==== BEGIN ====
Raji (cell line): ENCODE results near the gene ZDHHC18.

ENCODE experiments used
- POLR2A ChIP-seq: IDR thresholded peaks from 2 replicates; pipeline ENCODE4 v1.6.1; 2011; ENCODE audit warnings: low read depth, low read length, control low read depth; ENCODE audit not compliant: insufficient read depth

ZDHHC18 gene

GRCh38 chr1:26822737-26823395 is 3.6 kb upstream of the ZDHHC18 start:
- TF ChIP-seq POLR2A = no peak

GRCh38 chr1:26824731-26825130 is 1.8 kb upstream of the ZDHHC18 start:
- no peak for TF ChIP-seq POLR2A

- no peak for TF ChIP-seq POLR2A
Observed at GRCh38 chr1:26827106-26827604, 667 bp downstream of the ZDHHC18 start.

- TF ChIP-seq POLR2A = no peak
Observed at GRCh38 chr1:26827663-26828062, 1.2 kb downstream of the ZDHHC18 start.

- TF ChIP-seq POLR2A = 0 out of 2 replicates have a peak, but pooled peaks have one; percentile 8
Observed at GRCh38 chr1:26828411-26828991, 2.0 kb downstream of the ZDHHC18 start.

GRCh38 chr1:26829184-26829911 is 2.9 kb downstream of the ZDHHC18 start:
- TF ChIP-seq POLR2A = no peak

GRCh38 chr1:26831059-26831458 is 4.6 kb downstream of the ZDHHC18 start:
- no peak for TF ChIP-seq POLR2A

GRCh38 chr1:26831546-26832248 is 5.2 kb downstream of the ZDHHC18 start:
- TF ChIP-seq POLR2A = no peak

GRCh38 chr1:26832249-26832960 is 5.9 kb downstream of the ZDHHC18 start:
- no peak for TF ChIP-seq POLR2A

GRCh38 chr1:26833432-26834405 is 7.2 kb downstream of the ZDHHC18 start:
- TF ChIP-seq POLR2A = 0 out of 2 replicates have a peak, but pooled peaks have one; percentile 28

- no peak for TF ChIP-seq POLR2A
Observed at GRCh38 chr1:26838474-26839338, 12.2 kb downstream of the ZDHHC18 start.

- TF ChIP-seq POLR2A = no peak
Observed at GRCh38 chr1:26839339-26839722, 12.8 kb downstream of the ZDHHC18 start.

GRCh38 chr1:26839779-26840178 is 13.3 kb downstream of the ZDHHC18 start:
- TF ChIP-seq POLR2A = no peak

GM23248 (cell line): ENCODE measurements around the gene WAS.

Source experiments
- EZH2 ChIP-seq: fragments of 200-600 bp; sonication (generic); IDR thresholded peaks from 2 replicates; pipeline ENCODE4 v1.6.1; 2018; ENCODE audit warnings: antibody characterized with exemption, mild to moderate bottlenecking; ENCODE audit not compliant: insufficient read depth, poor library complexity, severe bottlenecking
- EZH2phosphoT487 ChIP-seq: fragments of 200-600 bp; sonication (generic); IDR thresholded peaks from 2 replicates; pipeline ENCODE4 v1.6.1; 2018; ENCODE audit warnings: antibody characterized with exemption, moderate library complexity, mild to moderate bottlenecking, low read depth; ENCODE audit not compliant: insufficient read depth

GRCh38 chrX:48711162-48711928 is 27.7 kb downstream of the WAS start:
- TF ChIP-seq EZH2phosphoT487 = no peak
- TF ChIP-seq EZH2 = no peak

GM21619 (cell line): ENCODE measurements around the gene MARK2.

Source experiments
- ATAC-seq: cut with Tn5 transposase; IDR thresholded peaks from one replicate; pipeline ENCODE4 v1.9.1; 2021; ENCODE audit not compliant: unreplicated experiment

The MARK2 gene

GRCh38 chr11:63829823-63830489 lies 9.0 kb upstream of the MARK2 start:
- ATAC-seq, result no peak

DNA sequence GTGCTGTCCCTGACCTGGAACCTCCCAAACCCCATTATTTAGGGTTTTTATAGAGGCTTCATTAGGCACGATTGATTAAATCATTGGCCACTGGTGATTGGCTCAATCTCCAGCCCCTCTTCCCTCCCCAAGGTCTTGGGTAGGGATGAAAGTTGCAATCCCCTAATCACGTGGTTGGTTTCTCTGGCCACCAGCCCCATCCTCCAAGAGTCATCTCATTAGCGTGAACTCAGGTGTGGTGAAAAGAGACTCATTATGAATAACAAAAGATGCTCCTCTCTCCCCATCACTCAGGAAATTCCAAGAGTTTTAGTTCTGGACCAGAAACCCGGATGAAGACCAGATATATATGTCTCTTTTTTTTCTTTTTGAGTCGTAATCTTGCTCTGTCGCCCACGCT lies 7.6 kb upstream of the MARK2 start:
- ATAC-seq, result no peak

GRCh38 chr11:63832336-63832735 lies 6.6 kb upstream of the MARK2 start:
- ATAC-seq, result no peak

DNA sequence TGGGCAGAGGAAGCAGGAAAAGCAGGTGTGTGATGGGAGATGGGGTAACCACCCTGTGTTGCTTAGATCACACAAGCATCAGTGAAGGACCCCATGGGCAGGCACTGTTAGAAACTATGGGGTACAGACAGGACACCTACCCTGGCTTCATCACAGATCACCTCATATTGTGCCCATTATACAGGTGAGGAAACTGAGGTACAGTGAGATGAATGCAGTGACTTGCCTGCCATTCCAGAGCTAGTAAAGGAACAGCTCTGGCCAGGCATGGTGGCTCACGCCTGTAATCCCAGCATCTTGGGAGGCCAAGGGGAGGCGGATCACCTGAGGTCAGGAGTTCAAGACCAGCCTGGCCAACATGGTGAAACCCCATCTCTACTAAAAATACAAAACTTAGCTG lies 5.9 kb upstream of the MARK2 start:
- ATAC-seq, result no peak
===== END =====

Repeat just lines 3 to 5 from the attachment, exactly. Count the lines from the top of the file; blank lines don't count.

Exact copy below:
- POLR2A ChIP-seq: IDR thresholded peaks from 2 replicates; pipeline ENCODE4 v1.6.1; 2011; ENCODE audit warnings: low read depth, low read length, control low read depth; ENCODE audit not compliant: insufficient read depth

ZDHHC18 gene

GRCh38 chr1:26822737-26823395 is 3.6 kb upstream of the ZDHHC18 start: